What Are the Benefits of Starting Your Own Architecture Firm Over Joining an Existing One?, The office of SelgasCano. Image © Iwan Baan
The office of SelgasCano. Image © Iwan Baan

For many architects, owning their own firm is the dream which drives their career. In a field such as architecture, the idea of having the freedom to seek out the projects you most want to do and the creative freedom to make the final decision on a design sounds like the ideal way to work. And yet, ask any successful firm founder and they'll probably tell you that owning your own architecture business doesn't live up to such a romantic notion, and takes a lot of hard (non-design) work to be successful. In the recession of recent years, many found this out the hard way, becoming self-employed out of necessity and having to get creative about how exactly they make their money.

Iwan Baan in Conversation with Jonathan Glancey

04:00 - 2 November, 2015
Iwan Baan in Conversation with Jonathan Glancey, 'The State of the Art of Architecture' (part of a photo essay for the Chicago Architecture Biennial. Image © Iwan Baan
'The State of the Art of Architecture' (part of a photo essay for the Chicago Architecture Biennial. Image © Iwan Baan

Iwan Baan was twelve years old when he received his first camera and, "within a week, [he] had traded it in for a better one." He is one of the most well-known and highly sought after architectural photographers in the world, recognised for shooting cities from above and for always highlighting people (occupation) in his images. In a short interview with Jonathan Glancey Baan is the first to state that he "doesn't know much about architecture" — something which has not inhibited his ability to produce some of the most successful photographs of the built world, and how we design, construct and occupy it.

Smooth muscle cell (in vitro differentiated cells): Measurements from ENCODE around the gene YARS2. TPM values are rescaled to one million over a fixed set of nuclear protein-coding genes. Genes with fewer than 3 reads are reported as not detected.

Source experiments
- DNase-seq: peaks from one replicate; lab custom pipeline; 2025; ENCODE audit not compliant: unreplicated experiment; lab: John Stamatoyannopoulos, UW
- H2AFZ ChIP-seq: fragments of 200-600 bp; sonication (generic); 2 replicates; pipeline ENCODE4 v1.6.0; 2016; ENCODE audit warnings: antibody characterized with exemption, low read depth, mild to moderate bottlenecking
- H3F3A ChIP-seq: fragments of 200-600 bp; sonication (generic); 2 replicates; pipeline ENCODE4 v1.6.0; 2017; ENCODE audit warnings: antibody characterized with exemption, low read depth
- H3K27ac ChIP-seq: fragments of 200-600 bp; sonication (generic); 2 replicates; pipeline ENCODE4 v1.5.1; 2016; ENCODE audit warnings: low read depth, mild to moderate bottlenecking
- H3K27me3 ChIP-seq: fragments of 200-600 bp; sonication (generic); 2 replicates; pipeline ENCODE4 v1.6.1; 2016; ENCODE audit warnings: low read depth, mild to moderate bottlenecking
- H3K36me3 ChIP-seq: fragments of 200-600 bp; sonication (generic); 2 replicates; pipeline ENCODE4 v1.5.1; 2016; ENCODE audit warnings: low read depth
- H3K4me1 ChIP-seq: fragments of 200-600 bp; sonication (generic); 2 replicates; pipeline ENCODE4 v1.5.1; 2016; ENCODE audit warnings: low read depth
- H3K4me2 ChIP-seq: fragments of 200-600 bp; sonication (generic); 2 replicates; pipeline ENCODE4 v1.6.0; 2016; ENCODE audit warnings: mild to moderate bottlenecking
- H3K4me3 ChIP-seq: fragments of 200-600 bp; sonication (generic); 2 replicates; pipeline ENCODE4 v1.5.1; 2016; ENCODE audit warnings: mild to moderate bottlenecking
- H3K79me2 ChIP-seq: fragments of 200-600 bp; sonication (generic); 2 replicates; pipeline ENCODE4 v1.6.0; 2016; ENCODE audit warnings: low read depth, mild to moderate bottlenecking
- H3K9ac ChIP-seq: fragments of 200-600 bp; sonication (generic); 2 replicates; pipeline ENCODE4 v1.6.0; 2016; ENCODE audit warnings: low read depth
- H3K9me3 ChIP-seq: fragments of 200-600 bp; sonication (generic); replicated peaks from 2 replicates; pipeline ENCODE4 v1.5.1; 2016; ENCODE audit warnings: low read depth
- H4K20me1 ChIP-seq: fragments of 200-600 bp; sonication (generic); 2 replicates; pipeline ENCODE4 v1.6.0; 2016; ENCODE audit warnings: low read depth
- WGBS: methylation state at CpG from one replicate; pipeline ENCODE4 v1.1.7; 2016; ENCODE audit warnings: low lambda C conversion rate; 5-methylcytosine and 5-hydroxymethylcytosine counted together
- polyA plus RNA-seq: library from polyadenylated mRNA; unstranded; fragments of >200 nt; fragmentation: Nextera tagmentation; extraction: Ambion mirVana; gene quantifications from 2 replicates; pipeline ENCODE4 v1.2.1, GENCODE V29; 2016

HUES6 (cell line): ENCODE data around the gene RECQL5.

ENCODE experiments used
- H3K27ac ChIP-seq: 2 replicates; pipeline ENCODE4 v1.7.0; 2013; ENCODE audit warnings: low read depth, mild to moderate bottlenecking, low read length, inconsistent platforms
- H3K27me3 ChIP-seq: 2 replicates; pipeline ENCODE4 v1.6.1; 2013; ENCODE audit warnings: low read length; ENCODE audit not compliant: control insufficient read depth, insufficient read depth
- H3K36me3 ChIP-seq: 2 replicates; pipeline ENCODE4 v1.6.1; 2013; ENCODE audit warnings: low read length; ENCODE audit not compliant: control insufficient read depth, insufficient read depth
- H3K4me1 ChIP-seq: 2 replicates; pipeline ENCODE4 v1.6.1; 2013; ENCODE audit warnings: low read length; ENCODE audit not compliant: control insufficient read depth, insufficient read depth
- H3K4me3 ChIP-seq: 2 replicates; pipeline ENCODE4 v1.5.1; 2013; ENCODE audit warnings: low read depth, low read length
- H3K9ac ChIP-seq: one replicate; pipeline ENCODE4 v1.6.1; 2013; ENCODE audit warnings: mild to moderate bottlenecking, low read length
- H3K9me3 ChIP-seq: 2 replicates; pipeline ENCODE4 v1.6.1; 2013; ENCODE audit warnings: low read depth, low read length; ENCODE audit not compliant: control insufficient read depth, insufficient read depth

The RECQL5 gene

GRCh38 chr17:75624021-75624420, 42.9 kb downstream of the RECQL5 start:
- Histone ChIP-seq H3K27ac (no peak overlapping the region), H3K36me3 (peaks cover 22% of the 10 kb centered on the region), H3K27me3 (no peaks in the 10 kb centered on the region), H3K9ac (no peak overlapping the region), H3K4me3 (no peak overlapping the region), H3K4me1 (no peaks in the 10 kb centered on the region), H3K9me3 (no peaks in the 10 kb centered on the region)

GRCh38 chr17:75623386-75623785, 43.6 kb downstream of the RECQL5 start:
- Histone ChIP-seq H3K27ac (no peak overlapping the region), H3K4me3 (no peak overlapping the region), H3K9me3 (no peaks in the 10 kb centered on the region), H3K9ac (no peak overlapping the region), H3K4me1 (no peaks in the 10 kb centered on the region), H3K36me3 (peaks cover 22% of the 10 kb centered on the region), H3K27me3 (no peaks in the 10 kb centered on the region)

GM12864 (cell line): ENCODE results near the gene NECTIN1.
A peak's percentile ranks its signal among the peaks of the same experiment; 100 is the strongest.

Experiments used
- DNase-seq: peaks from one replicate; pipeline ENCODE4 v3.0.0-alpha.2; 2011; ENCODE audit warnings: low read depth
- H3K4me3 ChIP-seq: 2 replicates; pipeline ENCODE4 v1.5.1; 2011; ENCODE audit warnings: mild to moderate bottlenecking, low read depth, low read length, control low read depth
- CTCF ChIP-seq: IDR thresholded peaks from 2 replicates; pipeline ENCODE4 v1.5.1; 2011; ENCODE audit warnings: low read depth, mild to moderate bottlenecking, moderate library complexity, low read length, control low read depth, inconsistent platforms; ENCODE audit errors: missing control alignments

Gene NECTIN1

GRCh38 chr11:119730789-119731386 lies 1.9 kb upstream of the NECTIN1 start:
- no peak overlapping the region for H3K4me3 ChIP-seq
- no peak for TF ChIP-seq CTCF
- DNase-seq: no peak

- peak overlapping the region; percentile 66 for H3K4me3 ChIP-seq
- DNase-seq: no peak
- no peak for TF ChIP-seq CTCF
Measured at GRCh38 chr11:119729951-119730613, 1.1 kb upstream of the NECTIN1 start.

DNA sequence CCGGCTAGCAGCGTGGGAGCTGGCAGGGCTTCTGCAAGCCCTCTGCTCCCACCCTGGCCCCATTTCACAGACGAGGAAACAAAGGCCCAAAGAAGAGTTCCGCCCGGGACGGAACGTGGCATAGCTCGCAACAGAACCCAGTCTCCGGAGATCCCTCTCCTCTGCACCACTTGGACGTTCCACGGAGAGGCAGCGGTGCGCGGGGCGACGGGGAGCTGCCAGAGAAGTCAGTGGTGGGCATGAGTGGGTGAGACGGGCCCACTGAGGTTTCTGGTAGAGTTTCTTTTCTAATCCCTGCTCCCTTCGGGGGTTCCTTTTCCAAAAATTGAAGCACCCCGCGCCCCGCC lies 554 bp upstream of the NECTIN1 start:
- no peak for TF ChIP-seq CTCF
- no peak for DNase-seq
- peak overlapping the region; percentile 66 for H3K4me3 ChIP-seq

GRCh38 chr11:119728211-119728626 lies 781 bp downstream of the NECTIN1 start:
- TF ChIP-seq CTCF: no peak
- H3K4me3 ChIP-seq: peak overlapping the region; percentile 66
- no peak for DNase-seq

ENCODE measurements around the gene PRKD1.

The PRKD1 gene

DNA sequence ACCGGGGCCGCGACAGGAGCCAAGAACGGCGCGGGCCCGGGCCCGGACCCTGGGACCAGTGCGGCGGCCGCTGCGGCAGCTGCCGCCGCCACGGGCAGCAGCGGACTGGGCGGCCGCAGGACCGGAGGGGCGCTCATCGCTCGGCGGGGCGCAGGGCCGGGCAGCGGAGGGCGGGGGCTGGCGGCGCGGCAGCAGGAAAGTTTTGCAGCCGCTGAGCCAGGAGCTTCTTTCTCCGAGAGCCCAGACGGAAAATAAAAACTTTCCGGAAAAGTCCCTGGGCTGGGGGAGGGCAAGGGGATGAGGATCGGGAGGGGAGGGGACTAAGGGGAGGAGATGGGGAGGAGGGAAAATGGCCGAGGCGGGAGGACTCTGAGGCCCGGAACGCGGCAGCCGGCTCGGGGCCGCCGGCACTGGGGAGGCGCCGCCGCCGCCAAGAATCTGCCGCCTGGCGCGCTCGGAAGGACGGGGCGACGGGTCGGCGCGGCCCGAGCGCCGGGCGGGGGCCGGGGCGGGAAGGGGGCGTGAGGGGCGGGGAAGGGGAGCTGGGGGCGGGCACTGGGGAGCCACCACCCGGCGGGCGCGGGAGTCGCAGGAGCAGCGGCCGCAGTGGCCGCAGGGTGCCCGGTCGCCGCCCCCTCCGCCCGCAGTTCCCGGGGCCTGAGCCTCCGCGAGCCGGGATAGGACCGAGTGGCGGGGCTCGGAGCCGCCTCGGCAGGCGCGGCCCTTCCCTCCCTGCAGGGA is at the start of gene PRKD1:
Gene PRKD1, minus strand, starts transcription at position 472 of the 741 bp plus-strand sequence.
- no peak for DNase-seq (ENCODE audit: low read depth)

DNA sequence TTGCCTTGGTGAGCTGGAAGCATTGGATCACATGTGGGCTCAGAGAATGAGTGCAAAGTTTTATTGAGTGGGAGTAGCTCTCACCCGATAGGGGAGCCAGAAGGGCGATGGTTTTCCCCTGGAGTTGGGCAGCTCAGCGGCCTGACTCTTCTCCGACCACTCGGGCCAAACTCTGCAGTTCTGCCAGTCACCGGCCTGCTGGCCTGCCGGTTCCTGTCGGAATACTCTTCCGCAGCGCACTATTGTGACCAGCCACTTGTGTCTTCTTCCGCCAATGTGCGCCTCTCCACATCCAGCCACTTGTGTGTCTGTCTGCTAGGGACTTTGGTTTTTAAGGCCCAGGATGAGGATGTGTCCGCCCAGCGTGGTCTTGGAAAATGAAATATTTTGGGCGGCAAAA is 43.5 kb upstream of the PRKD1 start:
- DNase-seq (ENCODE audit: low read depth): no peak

Spotlight: Zaha Hadid

08:00 - 31 October, 2015
Spotlight: Zaha Hadid, Heydar Aliyev Center. Image © Hufton+Crow
Heydar Aliyev Center. Image © Hufton+Crow

Pritzker prize-winning architect, fashion designer and artist Zaha Hadid (born 31 October 1950) has become one of the most recognizable faces of our field. Revered and denounced with equal aplomb for the sensuous curved forms for which she has become known, Hadid rose to prominence not solely through parametricism but by designing spaces to occupy geometries in new ways. Today, her work continues to push boundaries both creative and technological, and her fearless media presence has cemented her place in society as a woman who needs just one name: Zaha.

Serpentine Director Julia Peyton-Jones Steps Down After 25 Years

12:00 - 30 October, 2015
Serpentine Director Julia Peyton-Jones Steps Down After 25 Years, 2015 Serpentine Gallery Pavilion / SelgasCano. Image © Iwan Baan
2015 Serpentine Gallery Pavilion / SelgasCano. Image © Iwan Baan

Julia Peyton-Jones has announced her plan to step down as the Serpentine Gallery director in the summer of 2016. During her 25-year lead, Peyton-Jones oversaw the start of the Serpentine Gallery Pavillon commissions and opening of Zaha Hadid Architects' Serpentine Sackler Gallery.

"There is never a good time to leave an institution but I wanted to leave the Serpentine at a time of strength and success," said Peyton-Jones, as reported by the Architects' Journal

Ground Control: How Concrete Reshapes Our Relationship to the Earth

09:30 - 28 October, 2015
Ground Control: How Concrete Reshapes Our Relationship to the Earth, Heydar Aliyev Center / Zaha Hadid Architects. Image © Iwan Baan
Heydar Aliyev Center / Zaha Hadid Architects. Image © Iwan Baan

Concrete has long had a close relationship with the earth; as the favorite material for the creation of building foundations, one of its most common uses is effectively as a more reliable replacement for soil. In the twentieth century, concrete’s ability to transform our interaction with the ground was taken to the next step. As architects and engineers explored the opportunities offered by a combination of reinforced concrete and the modernist mindset, multiple attempts were made to replace the ground in a more dramatic way: by creating a new ground, separated from the earth itself. Most widespread among these plans was the engineer’s elevated highway which emerged worldwide, and the most relevant to architects the “streets in the sky” embodied by developments such as the Smithsons’ Robin Hood Gardens. Newcastle-upon-Tyne offers a city-wide example of this theory, embarking on an ambitious plan to become the “Brasilia of the North” by creating an elevated network of pedestrian routes entirely separated from the automobiles below - though the project was abandoned in the 1970s with only small sections implemented.